Beyond regulations: Industry voluntary ban in arsenic use

Research output: Contribution to journalArticlepeer-review

15 Scopus citations


Firms play a key role in pollution abatement and control by engaging in beyond-compliance actions without the force of law in voluntary programs. This study examines the effectiveness of a bilateral voluntary agreement, one type of voluntary programs, negotiated between the U.S. Environmental Protection Agency (EPA) and the pressure-treated wood industry to phase-out the use of chromated copper arsenate (CCA), a poisonous arsenic compound. Arsenic is ranked number one on the EPA's priority list of hazardous substances. Unlike a majority of earlier studies on voluntary programs, dynamic panel estimation and structural break analysis show that while a technological innovation in semiconductors is associated with arsenic use increases, the CCA voluntary agreement is associated with a reduction in arsenic use to levels not seen since the 1920s. A voluntary ban in arsenic acid by pesticide manufacturers in the agriculture sector has also contributed to arsenic reductions. Furthermore, the results suggest that environmental activism has played a role in curbing arsenic use. Increasing stakeholder pressures, as measured by membership in the Sierra Club, improves voluntary agreement effectiveness.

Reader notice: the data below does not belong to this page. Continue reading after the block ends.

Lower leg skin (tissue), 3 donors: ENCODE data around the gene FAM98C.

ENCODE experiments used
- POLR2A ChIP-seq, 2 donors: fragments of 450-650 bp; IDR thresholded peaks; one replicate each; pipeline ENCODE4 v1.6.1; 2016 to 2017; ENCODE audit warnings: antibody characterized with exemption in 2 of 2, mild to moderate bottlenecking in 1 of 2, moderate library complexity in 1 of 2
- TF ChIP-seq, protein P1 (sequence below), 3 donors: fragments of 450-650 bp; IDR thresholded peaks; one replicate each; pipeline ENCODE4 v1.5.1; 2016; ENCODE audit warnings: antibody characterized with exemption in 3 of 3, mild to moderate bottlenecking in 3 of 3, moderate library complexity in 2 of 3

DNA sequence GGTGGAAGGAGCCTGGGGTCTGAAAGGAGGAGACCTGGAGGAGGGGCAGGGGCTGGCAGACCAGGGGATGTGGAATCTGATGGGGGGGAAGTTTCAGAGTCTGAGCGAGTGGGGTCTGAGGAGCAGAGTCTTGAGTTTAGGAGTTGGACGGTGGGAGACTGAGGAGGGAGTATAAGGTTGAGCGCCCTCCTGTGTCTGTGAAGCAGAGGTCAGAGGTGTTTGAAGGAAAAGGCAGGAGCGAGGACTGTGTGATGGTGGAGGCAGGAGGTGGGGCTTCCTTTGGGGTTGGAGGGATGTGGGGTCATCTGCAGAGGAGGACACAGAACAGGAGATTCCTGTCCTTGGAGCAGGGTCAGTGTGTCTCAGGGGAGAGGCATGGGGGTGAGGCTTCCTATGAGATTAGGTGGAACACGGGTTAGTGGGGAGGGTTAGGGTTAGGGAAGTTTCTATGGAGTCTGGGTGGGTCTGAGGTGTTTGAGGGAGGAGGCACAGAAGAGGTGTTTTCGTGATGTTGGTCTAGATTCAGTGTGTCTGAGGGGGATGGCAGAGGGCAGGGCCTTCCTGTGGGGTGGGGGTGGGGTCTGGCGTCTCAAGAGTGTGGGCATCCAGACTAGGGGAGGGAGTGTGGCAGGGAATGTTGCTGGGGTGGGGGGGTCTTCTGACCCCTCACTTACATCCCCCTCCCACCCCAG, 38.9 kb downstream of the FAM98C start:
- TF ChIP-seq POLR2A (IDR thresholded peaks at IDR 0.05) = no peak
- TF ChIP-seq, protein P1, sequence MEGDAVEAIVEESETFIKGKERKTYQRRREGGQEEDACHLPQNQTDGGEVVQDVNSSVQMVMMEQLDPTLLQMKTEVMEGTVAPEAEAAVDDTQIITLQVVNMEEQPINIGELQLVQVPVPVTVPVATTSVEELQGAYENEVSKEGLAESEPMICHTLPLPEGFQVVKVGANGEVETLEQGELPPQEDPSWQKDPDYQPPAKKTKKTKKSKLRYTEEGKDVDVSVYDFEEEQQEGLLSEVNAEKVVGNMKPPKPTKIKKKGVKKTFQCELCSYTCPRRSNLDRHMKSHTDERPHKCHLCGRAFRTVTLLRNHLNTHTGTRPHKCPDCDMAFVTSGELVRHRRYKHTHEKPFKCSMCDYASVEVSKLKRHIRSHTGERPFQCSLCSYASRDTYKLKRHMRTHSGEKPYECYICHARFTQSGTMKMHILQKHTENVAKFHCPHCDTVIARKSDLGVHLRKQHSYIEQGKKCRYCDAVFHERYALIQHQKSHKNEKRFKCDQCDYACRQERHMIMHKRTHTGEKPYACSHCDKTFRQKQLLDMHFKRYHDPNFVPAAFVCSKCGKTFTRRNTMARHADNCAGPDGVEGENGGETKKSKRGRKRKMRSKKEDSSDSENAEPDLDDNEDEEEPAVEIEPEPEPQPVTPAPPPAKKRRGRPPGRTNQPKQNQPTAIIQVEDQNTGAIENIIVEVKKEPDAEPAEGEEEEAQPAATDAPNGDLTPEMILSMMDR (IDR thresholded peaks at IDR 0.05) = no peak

Original languageEnglish (US)
Pages (from-to)435-446
Number of pages12
JournalJournal of Environmental Management
StatePublished - Dec 15 2013
Externally publishedYes


  • Environmental policy
  • Industry self-regulation
  • Voluntary compliance
  • Voluntary programs

ASJC Scopus subject areas

  • Environmental Engineering
  • Waste Management and Disposal
  • Management, Monitoring, Policy and Law


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